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Nonaka remarks riled the Senkaku waters


A recent statement in Beijing by a former chief Cabinet secretary has emerged as a focal issue that could greatly affect tensions between Japan and China over the contested ownership of the Senkaku Islands.

During his meeting in early June with Liu Yunshan, the fifth-ranked member of the Chinese Communist Party and a member of its Political Bureau Standing Committee, Hiromu Nokana, 88, said Japanese and Chinese leaders had agreed to shelve the territorial dispute when they normalized diplomatic relations in September 1972.

On June 4, the day after Nonaka’s meeting with Liu, Foreign Minister Fumio Kishida denied there had been any bilateral agreement to shelve the thorny dispute, saying “there is no such fact in our country’s diplomatic records” regarding the Japanese-administered but China-claimed Senkakus.

Yet a senior official of the Chinese government said it has a diplomatic document testifying to such an accord between Tokyo and Beijing.

The statement by Nonaka was based on what Kakuei Tanaka, prime minister at the time of the alleged agreement, said in a report to members of his faction in the ruling Liberal Democratic Party after diplomatic ties were normalized. Nonaka was a member of Tanaka’s intraparty group.

According to Nonaka, who served as chief Cabinet secretary in the late 1990s, Tanaka told them that as negotiations on the normalization of diplomatic relations entered the final stretch, he had approached Chinese Premier Zhou Enlai and informed him he would like to discuss “that issue,” referring to the Senkakus.

The ownership of the uninhabited islet cluster, which China calls Diaoyu, started to become a flash point in Sino-Japanese relations after China laid claim to them in 1971. Japan had taken control of the islets in 1895.

Zhou, who wanted to normalize diplomatic ties between Japan and China as an urgent priority, replied that the meeting between the Japanese and Chinese leaders would go nowhere if they took up the Senkakus issue because the discussions would drag on interminably, Nonaka quoted Tanaka as saying.

Masayoshi Ohira, who also attended the meeting as foreign minister, then suggested that Tanaka had made the proposal just so he could say the territorial issue had been discussed if he was asked about it by right-wing activists upon his return home.

Eventually, Tanaka and Zhou agreed that the two sides should put the matter on the back burner to “keep the waves gentle” until they could start talks to settle the islets’ ownership at some future point.

Nonaka, who has promoted friendship between Japan and China, revealed the two leaders’ exchange at a news conference in Beijing after his meeting with Liu. “I would like to clarify what happened at that time as a surviving witness who heard about the situation,” Nonaka said.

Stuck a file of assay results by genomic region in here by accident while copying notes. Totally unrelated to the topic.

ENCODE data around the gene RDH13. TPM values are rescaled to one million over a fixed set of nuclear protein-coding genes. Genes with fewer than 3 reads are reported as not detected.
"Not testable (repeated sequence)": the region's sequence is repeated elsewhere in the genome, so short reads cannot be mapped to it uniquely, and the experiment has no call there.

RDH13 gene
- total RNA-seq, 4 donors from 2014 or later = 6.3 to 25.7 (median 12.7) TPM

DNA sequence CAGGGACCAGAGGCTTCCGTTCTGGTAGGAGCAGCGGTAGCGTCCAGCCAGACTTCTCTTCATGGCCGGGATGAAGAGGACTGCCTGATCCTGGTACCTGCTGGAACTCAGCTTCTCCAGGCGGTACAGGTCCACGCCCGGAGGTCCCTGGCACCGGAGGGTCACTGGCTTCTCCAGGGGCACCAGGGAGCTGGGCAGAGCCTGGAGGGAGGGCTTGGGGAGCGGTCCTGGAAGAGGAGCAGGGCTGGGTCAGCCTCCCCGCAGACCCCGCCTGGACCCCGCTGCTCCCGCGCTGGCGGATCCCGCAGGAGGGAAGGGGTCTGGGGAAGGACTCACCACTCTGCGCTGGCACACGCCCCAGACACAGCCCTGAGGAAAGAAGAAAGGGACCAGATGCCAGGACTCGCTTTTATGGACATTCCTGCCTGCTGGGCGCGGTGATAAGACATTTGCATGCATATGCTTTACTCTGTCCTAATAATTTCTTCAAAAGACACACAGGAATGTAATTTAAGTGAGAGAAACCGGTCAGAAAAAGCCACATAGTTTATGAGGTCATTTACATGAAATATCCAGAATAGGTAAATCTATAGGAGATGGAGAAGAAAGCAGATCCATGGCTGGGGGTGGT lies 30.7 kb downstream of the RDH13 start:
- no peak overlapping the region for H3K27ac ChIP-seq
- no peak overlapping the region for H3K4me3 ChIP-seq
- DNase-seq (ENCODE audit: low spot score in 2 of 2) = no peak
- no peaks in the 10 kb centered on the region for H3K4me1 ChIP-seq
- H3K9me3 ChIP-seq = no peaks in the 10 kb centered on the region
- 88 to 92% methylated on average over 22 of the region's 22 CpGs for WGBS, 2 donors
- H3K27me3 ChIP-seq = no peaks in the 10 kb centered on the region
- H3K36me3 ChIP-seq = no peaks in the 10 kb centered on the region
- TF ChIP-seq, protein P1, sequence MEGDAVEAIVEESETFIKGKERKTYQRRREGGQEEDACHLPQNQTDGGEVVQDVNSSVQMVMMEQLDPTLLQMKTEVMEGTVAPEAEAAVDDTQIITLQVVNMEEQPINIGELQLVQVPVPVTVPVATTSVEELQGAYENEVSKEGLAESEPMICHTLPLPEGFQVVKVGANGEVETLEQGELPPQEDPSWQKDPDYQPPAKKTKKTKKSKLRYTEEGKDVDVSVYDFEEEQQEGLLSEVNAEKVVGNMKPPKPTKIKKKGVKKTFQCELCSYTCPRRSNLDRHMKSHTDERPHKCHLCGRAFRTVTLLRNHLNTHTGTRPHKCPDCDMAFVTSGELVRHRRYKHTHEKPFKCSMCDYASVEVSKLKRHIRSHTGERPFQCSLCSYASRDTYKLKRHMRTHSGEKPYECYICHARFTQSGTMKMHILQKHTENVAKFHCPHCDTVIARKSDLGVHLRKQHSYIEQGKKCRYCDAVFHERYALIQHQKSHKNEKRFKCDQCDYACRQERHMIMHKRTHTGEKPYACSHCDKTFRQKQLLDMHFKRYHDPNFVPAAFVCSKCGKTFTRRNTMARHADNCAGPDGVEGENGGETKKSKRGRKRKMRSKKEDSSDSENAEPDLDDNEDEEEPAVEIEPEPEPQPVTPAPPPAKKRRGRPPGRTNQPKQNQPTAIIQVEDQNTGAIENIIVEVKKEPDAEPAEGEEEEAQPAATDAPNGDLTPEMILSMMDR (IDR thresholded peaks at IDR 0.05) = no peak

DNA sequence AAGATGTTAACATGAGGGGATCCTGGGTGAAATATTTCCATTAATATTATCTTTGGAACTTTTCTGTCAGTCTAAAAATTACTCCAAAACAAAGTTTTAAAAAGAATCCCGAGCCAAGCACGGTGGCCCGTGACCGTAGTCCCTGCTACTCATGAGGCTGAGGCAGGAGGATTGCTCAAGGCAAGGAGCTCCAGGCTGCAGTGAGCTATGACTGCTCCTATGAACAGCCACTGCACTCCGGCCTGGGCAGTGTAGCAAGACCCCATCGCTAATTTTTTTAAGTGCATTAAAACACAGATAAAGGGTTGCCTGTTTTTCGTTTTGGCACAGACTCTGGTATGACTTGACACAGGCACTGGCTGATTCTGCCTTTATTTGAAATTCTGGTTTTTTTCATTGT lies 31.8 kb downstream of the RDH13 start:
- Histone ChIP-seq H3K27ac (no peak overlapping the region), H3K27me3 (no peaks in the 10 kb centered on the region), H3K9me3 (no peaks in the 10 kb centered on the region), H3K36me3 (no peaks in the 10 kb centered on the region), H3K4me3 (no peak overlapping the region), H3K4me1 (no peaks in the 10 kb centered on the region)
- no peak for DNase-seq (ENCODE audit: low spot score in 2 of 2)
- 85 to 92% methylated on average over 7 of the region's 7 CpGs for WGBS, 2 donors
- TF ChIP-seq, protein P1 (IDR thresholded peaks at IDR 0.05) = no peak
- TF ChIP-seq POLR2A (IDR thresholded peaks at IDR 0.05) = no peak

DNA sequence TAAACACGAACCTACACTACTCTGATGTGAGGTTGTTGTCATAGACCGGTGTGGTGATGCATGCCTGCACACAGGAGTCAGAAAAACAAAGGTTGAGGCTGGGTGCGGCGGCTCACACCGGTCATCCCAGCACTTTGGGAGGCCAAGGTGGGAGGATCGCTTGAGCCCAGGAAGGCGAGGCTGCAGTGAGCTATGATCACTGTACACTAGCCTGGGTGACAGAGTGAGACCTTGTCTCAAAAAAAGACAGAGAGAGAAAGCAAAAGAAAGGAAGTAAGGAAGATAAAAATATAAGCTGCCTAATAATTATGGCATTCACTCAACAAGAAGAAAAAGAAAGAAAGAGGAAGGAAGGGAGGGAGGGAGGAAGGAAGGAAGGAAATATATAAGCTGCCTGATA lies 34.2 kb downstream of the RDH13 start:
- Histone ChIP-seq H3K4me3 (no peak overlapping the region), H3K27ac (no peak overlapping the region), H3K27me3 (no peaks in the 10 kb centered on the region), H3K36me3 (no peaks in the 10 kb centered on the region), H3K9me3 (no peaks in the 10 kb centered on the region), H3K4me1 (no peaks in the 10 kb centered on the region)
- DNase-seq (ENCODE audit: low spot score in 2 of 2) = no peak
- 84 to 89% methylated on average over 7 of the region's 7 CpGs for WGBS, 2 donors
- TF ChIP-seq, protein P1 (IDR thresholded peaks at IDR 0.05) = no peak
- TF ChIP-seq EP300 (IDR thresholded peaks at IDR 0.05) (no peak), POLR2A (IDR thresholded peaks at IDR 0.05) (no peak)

He said he feels that shelving the issue, as envisioned by Zhou and his reform-minded successor, Deng Xiaoping, was the only way to avoid a bilateral confrontation over the Senkakus.

As Tokyo continues to officially maintain that there is no territorial dispute over the Senkakus, any recognition of an agreement with Beijing to shelve the problem could be seen as an admission of the problem.

On June 4, Chief Cabinet Secretary Yoshihide Suga therefore assured reporters that “there are no facts that (Japan) agreed with China to shelve the issue.” The following day, Suga said he found it “very strange” that Nonaka had gone public about the issue “without offering any solid evidence.”

Tokyo’s stance on the Senkakus is based on diplomatic documents about the normalization of relations with China that have been released to the public. According to these documents, Tanaka told Zhou: “What do you think of the Senkaku Islands? Lots of people come to me and say various things (about the islets).”

“It isn’t good to discuss this now,” Zhou replied, adding the Senkakus “became a problem because oil is (contained)” in the surrounding seabed. “Neither Taiwan nor the United States would pay attention without (the presence of) oil” reserves, Zhou said.

The documents show no further discussions on the issue.

Following Japan’s purchase of three of the five largest islets in the Senkaku chain last September, the Oct. 12 edition of the Chinese People’s Daily ran a story on what it called a “core part” not cited in Japan’s diplomatic documents.

The Communist Party organ quoted Tanaka as saying after the talks on oil reserves: “All right, we don’t need to discuss any more now. Let’s do it again.”

“Let’s do it again,” Zhou reportedly responded. “Before other issues, this time we will resolve big and basic problems that can be resolved, such as the normalization of bilateral relations, which is the most pressing problem for us.”

This exchange between Tanaka and Zhou, which has been interpreted in some quarters as their agreement to shelve the problem and leave it for future generations to resolve, is based on a memoir by Zhang Xiangshan, an adviser to the Chinese Foreign Ministry at that time who was involved in the talks to normalize ties.

A number of Chinese government officials say Zhang’s records are held in diplomatic documents, but the Chinese Foreign Ministry’s archives office has yet to disclose copies of the original documents.

These documents “may be considered to have been doctored” unless the originals are made public, a Japanese government official said.